Long before YouTube and the GoPro were invented, one man decided to make a car film that had never been attempted before. The year was 1976, the man in question was Claude Lelouch, the renowned French film director. The film was C’était un Rendez-Vous, a highly illegal early morning high speed run through the streets of Paris at breakneck speeds.

C’était un Rendez-vous became a cult classic, thought lost for many years until the digital age. The original 35mm film was re-mastered in 2003 and finally released on DVD for a whole new generation of petrolheads to marvel over.

During LeLouch’s breakneck drive, many of the famous Paris landmarks are blown past as Lelouch carves his way through the streets. Red lights are simply ignored at near triple digit speeds; he even traverses a one-way street in the wrong direction all so he can make his rendezvous at the famous Sacré-Cœur Basilica.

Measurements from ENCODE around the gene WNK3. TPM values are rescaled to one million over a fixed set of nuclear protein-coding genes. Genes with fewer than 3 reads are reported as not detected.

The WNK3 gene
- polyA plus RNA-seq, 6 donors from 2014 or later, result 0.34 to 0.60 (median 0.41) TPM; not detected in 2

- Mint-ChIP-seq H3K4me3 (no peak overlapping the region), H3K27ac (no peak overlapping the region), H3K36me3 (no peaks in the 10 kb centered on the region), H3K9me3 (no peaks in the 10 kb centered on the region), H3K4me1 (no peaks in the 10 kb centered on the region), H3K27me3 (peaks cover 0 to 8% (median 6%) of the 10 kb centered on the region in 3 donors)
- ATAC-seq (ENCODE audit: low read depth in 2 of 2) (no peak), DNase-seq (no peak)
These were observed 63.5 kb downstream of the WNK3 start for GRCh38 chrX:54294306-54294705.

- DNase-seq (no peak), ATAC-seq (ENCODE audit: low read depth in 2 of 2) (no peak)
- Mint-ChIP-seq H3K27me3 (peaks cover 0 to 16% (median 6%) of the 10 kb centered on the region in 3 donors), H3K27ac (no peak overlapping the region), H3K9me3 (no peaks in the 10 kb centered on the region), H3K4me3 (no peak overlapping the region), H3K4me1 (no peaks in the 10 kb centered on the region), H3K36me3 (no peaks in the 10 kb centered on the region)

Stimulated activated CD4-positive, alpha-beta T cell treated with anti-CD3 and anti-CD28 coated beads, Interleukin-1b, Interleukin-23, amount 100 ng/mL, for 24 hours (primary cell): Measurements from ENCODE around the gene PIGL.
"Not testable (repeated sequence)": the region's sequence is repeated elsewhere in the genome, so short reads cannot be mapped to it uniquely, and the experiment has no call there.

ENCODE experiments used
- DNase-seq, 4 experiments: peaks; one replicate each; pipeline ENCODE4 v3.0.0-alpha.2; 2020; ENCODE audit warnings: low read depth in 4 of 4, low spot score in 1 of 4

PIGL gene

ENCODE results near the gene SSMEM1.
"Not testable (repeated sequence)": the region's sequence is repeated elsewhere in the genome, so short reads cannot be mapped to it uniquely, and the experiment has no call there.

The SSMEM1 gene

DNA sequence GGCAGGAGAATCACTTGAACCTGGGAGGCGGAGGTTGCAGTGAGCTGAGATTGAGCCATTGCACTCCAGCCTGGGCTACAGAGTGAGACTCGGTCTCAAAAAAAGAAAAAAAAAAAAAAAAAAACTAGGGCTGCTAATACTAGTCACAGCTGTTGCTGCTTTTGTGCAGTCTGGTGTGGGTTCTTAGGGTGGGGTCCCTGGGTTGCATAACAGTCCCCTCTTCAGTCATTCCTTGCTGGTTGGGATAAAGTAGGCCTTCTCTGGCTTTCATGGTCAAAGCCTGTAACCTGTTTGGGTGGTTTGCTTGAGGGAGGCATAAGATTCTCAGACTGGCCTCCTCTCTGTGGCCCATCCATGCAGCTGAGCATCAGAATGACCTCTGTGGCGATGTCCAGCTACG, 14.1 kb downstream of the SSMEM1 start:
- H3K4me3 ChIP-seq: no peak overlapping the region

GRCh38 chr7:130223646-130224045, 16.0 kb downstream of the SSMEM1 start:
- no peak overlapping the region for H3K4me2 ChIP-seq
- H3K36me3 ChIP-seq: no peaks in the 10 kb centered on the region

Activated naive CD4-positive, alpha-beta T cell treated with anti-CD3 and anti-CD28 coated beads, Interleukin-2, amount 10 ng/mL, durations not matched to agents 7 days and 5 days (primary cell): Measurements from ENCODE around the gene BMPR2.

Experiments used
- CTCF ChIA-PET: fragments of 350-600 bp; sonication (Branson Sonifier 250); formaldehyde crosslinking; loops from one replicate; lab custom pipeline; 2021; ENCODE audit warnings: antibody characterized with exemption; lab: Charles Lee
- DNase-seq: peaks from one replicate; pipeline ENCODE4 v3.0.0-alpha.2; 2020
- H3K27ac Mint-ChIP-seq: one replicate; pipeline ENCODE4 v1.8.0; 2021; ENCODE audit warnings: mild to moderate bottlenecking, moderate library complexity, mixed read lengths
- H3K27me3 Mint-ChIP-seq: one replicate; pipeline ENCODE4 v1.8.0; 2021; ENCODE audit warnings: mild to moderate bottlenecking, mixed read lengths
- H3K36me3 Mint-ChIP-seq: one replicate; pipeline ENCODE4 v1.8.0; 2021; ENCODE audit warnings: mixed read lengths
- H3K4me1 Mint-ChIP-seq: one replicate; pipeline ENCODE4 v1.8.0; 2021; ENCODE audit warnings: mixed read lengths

Now four decades on Ford have worked with Lelouch himself to produce a tribute to this iconic film with a slight twist in the closing seconds.

Since 1976 camera technology has evolved somewhat so Ford has given us their tribute in stunning 360-degree Virtual Reality, the choice of car for such a tribute, the iconic Ford Mustang 5.0-litre V8 GT Fastback.

The Ford Mustang GT 5.0-litre V8 is surely a worthy tribute car to LeLouch’s original choice, his own personal Mercedes-Benz 450SEL 6.9. Both cars feature V8 motors as well as huge power outputs and both are iconic models in their own right.

Lelouch has been quoted as saying:  “I had goose bumps watching ‘C’etait un Rendez-Vous’ 40 years later in virtual reality. At the time, my movie was about the feeling of freedom and the pleasure driving generates. I knew that Ford would do more than just a tribute to the original in this new version.”

Whilst Ford’s film is not a complete tribute, given that four decades has passed since the original film was shot, this is down to the simple fact that some of the roads Lelouch used are simply not there anymore.

Regardless of this, it’s a great way to capture the spirit of the original film while bringing it up to date with the use of modern camera tech that’s now available.

 

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